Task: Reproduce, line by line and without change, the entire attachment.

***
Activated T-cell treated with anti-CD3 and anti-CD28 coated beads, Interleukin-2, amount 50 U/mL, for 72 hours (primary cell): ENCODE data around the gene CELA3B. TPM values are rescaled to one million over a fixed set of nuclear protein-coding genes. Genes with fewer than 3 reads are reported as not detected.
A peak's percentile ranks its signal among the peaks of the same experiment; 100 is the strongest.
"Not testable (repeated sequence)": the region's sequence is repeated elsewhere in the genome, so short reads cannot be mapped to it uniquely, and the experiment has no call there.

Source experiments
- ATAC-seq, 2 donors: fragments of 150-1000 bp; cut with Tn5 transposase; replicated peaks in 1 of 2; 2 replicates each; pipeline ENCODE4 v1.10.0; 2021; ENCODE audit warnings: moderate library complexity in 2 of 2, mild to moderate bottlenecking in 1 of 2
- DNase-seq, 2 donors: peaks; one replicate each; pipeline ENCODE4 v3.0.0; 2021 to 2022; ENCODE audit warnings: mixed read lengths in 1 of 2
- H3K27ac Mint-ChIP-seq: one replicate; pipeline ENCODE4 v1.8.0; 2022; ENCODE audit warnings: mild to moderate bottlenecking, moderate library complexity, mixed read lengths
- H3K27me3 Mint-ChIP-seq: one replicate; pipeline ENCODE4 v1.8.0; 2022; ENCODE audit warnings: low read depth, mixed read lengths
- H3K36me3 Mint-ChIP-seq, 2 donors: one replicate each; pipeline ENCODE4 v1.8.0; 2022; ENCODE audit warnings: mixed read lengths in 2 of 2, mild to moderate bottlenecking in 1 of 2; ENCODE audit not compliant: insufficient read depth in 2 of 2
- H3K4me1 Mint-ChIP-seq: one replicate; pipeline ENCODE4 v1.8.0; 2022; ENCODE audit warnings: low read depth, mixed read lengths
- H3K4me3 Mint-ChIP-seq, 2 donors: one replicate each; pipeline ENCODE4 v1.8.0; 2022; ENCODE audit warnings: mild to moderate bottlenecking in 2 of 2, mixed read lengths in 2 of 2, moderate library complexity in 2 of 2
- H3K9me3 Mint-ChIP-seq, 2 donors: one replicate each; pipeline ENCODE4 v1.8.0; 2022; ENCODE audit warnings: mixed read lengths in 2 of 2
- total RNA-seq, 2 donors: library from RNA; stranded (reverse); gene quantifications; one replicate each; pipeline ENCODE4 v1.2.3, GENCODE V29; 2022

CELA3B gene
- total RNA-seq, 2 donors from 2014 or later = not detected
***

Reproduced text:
Activated T-cell treated with anti-CD3 and anti-CD28 coated beads, Interleukin-2, amount 50 U/mL, for 72 hours (primary cell): ENCODE data around the gene CELA3B. TPM values are rescaled to one million over a fixed set of nuclear protein-coding genes. Genes with fewer than 3 reads are reported as not detected.
A peak's percentile ranks its signal among the peaks of the same experiment; 100 is the strongest.
"Not testable (repeated sequence)": the region's sequence is repeated elsewhere in the genome, so short reads cannot be mapped to it uniquely, and the experiment has no call there.

Source experiments
- ATAC-seq, 2 donors: fragments of 150-1000 bp; cut with Tn5 transposase; replicated peaks in 1 of 2; 2 replicates each; pipeline ENCODE4 v1.10.0; 2021; ENCODE audit warnings: moderate library complexity in 2 of 2, mild to moderate bottlenecking in 1 of 2
- DNase-seq, 2 donors: peaks; one replicate each; pipeline ENCODE4 v3.0.0; 2021 to 2022; ENCODE audit warnings: mixed read lengths in 1 of 2
- H3K27ac Mint-ChIP-seq: one replicate; pipeline ENCODE4 v1.8.0; 2022; ENCODE audit warnings: mild to moderate bottlenecking, moderate library complexity, mixed read lengths
- H3K27me3 Mint-ChIP-seq: one replicate; pipeline ENCODE4 v1.8.0; 2022; ENCODE audit warnings: low read depth, mixed read lengths
- H3K36me3 Mint-ChIP-seq, 2 donors: one replicate each; pipeline ENCODE4 v1.8.0; 2022; ENCODE audit warnings: mixed read lengths in 2 of 2, mild to moderate bottlenecking in 1 of 2; ENCODE audit not compliant: insufficient read depth in 2 of 2
- H3K4me1 Mint-ChIP-seq: one replicate; pipeline ENCODE4 v1.8.0; 2022; ENCODE audit warnings: low read depth, mixed read lengths
- H3K4me3 Mint-ChIP-seq, 2 donors: one replicate each; pipeline ENCODE4 v1.8.0; 2022; ENCODE audit warnings: mild to moderate bottlenecking in 2 of 2, mixed read lengths in 2 of 2, moderate library complexity in 2 of 2
- H3K9me3 Mint-ChIP-seq, 2 donors: one replicate each; pipeline ENCODE4 v1.8.0; 2022; ENCODE audit warnings: mixed read lengths in 2 of 2
- total RNA-seq, 2 donors: library from RNA; stranded (reverse); gene quantifications; one replicate each; pipeline ENCODE4 v1.2.3, GENCODE V29; 2022

CELA3B gene
- total RNA-seq, 2 donors from 2014 or later = not detected